Why You Never Want Audiences to Admire Your Speaking Performances
What makes you gravitate towards, enjoy and place greater value in one speaker ahead of another?
At one of the many late night networking discussions held at a bar (well, it would rude not to) during the recent annual American professional speakers’ marque conference – NSA Influence – I was especially struck by a fascinating conversation with a collection of my fellow pro speakers from around the globe (from Ireland, the UK, Germany, Australia, the United States, and more).
The topic was this: Which of the event speakers who had spoken by then did we rate most highly and why?
And despite differences you might expect for cultural, topic preference or other reasons, pretty much everyone went for the same top speakers and gave remarkably similar reasons for their choices.
I was fascinated and motivated to share the 2 most important observations made that evening, which included:
#1: Be the Real You (Who is Open to Sharing Your Humanity) When You Speak
Your audiences must buy ‘you’ and ‘your apparent motivations’ ahead of any messages you’d like to share.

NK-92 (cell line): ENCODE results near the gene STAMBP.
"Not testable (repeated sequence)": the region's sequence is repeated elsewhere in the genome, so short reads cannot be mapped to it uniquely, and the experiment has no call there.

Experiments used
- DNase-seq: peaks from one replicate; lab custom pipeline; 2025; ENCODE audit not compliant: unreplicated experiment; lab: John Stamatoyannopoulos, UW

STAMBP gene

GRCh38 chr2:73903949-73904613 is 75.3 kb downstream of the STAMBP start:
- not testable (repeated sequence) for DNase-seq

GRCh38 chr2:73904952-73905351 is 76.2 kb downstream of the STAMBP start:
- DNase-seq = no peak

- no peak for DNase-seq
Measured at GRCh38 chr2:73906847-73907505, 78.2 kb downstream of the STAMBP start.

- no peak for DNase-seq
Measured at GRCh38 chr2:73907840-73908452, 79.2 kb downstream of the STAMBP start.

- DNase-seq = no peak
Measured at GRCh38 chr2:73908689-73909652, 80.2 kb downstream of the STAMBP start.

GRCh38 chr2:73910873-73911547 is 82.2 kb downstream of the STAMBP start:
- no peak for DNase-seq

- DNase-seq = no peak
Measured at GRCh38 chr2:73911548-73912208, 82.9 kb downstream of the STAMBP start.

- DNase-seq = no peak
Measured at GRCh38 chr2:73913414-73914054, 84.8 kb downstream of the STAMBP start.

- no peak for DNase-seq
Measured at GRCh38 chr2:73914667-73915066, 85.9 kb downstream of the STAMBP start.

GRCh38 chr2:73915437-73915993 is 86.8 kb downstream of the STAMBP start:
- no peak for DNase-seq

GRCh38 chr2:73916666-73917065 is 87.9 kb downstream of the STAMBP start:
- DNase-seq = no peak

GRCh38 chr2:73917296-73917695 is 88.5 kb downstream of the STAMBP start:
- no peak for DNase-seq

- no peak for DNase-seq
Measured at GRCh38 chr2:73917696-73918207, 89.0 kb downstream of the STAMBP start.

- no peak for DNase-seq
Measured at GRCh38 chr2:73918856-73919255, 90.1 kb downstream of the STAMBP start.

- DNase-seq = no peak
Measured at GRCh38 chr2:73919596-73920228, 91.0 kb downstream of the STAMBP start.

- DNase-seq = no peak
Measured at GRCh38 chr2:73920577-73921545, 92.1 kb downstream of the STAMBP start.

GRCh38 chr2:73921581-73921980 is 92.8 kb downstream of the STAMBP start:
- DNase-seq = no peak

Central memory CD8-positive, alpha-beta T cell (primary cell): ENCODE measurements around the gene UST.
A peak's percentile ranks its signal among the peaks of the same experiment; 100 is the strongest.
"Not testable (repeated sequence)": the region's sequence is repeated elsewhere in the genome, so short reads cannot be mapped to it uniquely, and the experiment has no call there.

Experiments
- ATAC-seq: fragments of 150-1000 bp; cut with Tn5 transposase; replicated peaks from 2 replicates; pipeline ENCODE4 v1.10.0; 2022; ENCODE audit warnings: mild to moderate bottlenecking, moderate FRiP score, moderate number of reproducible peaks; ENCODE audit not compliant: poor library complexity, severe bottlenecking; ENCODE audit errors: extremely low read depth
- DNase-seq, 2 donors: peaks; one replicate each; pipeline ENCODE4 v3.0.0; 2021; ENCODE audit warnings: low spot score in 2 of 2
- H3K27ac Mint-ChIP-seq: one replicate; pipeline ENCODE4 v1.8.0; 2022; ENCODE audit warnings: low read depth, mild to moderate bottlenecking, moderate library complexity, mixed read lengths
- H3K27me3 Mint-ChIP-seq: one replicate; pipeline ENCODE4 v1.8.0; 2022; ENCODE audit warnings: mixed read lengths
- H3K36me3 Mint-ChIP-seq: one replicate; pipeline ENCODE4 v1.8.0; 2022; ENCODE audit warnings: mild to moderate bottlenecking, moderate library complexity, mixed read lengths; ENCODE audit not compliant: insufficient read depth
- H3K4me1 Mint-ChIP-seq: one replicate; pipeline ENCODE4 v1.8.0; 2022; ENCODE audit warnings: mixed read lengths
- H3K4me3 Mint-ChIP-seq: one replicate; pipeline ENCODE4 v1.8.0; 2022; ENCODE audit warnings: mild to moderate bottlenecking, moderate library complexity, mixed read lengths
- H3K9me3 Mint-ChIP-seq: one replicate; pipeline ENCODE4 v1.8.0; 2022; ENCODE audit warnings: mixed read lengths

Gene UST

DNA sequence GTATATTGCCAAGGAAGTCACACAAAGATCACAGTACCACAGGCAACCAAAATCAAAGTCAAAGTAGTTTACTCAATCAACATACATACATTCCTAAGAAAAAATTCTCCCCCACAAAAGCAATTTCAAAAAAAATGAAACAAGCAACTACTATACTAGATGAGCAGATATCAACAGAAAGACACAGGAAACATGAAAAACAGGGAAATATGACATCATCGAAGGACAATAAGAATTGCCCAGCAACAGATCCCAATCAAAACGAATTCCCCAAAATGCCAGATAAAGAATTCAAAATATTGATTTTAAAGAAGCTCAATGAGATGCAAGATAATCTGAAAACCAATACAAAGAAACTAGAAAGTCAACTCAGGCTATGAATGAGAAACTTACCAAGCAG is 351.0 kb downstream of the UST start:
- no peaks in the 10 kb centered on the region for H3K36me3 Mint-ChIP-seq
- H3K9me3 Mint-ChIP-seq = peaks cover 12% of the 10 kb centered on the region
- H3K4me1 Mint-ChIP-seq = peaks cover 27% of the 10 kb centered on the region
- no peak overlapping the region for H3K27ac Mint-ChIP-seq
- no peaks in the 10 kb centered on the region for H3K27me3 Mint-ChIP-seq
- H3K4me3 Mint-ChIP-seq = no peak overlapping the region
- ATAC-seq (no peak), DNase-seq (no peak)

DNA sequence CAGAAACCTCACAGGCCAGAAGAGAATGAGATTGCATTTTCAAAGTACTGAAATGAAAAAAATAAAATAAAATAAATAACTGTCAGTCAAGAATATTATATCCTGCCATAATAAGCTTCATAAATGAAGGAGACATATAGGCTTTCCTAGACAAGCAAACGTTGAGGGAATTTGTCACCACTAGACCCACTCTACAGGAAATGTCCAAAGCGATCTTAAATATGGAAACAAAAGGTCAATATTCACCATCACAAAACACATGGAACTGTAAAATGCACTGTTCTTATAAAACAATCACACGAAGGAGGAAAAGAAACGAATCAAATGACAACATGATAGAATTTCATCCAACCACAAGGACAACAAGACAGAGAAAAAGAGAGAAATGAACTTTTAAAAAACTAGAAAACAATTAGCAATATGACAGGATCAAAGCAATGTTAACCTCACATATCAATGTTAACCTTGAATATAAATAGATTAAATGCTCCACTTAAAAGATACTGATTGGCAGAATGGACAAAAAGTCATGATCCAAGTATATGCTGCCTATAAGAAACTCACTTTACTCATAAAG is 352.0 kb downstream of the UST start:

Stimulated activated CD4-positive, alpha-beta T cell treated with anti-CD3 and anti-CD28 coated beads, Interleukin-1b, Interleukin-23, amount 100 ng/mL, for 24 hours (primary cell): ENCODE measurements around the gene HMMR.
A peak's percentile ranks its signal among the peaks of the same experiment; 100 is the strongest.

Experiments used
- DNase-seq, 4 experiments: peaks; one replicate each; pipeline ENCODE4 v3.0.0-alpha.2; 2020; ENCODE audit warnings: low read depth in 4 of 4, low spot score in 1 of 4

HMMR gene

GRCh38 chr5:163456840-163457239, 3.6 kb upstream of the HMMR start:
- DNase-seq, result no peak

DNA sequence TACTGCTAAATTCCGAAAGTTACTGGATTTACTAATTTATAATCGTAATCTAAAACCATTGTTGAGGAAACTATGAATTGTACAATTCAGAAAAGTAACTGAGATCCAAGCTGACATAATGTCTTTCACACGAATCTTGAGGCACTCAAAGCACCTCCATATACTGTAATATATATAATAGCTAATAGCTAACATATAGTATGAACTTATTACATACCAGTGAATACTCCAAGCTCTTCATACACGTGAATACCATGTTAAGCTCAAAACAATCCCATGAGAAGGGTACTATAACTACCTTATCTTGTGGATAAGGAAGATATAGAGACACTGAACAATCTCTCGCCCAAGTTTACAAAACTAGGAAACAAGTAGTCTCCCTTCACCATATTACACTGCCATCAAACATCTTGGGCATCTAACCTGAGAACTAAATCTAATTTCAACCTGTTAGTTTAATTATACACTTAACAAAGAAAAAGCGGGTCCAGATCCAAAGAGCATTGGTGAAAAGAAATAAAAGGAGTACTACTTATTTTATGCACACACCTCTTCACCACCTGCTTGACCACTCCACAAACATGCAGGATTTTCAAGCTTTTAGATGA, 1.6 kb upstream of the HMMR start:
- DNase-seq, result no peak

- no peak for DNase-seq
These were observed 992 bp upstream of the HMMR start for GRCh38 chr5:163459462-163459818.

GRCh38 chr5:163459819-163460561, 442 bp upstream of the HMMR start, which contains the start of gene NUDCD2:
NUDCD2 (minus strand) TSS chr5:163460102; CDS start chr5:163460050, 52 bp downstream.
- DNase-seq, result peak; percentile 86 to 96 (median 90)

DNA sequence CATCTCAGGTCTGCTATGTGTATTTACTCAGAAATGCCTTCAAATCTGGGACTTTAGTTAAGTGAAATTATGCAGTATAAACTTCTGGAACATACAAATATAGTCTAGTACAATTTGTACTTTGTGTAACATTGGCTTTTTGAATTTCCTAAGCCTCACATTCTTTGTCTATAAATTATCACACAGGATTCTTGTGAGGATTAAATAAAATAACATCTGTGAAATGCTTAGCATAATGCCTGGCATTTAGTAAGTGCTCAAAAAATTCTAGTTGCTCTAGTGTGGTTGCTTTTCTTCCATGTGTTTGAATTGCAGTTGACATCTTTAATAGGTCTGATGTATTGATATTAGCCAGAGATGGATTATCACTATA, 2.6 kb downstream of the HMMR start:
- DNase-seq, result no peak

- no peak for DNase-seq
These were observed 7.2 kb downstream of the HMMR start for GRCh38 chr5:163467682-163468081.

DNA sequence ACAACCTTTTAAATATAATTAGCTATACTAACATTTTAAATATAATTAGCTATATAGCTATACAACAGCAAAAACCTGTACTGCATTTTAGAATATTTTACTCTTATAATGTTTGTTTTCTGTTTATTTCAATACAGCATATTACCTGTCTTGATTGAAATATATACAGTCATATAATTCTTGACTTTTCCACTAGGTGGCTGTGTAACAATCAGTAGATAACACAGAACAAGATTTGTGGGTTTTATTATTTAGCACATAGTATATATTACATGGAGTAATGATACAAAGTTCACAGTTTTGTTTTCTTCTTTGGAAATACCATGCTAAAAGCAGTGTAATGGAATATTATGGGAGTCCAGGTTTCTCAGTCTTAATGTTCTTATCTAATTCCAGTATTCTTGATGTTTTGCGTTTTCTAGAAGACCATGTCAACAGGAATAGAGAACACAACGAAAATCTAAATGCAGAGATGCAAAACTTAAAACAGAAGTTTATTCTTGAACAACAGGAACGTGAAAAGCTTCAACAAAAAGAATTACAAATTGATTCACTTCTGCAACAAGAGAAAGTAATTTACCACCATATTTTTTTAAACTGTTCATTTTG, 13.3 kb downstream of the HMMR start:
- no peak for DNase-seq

And, while they need to do the latter too, it was 100% clear that the most popular speakers were, first and foremost, perceived to be ‘entirely genuine’ (free of smoke, mirrors, or affectations) and therefore much easier to trust.
In other words, they were free of pretence and didn’t try to be like or to imitate other speakers.
#2: Never Trade Connection and Conversation For Performance When Delivering Talks
While there are many speakers who are of the mind (often because these folks are following advice from others who should know better!) that speeches work best when learned off by heart and are performed…
…Most audiences see straight through what they perceive to be overly polished ‘veneer-like’ speeches that are heavier on performance than connection.
Being overly performance oriented – even if your messages are valued – will cause audiences to pay more attention to ‘how you say something’ than ‘what you said’!
By all means be someone who practices and is confident when delivering talks, but if you can focus more on having personal, meaningful conversations when sharing truly helpful content ahead of being a consummate broadcaster of ideas…
…Your audience will enjoy and take more from their experiences (and so will you).
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